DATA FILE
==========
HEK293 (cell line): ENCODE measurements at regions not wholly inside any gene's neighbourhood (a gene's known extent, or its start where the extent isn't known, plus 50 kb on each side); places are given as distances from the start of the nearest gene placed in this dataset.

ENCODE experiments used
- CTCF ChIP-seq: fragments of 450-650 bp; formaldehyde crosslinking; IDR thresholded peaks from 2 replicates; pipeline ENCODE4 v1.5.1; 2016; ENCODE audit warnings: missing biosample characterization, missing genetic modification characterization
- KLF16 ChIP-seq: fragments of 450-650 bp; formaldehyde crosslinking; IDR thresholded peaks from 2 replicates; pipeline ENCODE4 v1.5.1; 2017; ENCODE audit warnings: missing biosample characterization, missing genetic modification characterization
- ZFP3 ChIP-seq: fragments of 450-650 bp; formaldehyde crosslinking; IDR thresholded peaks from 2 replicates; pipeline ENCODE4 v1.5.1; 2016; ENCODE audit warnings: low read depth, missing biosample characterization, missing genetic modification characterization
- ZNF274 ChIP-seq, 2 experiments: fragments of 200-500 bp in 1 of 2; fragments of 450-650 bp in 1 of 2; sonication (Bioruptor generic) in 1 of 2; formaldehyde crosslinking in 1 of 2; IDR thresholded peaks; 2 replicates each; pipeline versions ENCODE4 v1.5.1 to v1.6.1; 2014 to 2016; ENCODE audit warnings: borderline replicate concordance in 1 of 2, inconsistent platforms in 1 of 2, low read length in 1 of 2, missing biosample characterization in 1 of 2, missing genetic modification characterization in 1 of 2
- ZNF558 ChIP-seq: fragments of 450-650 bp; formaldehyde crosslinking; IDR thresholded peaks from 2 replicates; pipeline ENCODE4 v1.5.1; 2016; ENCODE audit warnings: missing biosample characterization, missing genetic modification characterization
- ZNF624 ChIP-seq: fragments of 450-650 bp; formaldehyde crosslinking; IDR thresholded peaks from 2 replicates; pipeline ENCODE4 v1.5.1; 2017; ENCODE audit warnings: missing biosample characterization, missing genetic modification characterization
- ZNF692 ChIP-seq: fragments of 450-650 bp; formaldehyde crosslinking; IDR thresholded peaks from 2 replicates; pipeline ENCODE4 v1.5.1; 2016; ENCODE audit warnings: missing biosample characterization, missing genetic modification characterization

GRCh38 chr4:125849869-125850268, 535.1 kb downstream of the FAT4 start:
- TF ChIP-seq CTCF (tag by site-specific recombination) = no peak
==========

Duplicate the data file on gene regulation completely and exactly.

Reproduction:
HEK293 (cell line): ENCODE measurements at regions not wholly inside any gene's neighbourhood (a gene's known extent, or its start where the extent isn't known, plus 50 kb on each side); places are given as distances from the start of the nearest gene placed in this dataset.

ENCODE experiments used
- CTCF ChIP-seq: fragments of 450-650 bp; formaldehyde crosslinking; IDR thresholded peaks from 2 replicates; pipeline ENCODE4 v1.5.1; 2016; ENCODE audit warnings: missing biosample characterization, missing genetic modification characterization
- KLF16 ChIP-seq: fragments of 450-650 bp; formaldehyde crosslinking; IDR thresholded peaks from 2 replicates; pipeline ENCODE4 v1.5.1; 2017; ENCODE audit warnings: missing biosample characterization, missing genetic modification characterization
- ZFP3 ChIP-seq: fragments of 450-650 bp; formaldehyde crosslinking; IDR thresholded peaks from 2 replicates; pipeline ENCODE4 v1.5.1; 2016; ENCODE audit warnings: low read depth, missing biosample characterization, missing genetic modification characterization
- ZNF274 ChIP-seq, 2 experiments: fragments of 200-500 bp in 1 of 2; fragments of 450-650 bp in 1 of 2; sonication (Bioruptor generic) in 1 of 2; formaldehyde crosslinking in 1 of 2; IDR thresholded peaks; 2 replicates each; pipeline versions ENCODE4 v1.5.1 to v1.6.1; 2014 to 2016; ENCODE audit warnings: borderline replicate concordance in 1 of 2, inconsistent platforms in 1 of 2, low read length in 1 of 2, missing biosample characterization in 1 of 2, missing genetic modification characterization in 1 of 2
- ZNF558 ChIP-seq: fragments of 450-650 bp; formaldehyde crosslinking; IDR thresholded peaks from 2 replicates; pipeline ENCODE4 v1.5.1; 2016; ENCODE audit warnings: missing biosample characterization, missing genetic modification characterization
- ZNF624 ChIP-seq: fragments of 450-650 bp; formaldehyde crosslinking; IDR thresholded peaks from 2 replicates; pipeline ENCODE4 v1.5.1; 2017; ENCODE audit warnings: missing biosample characterization, missing genetic modification characterization
- ZNF692 ChIP-seq: fragments of 450-650 bp; formaldehyde crosslinking; IDR thresholded peaks from 2 replicates; pipeline ENCODE4 v1.5.1; 2016; ENCODE audit warnings: missing biosample characterization, missing genetic modification characterization

GRCh38 chr4:125849869-125850268, 535.1 kb downstream of the FAT4 start:
- TF ChIP-seq CTCF (tag by site-specific recombination) = no peak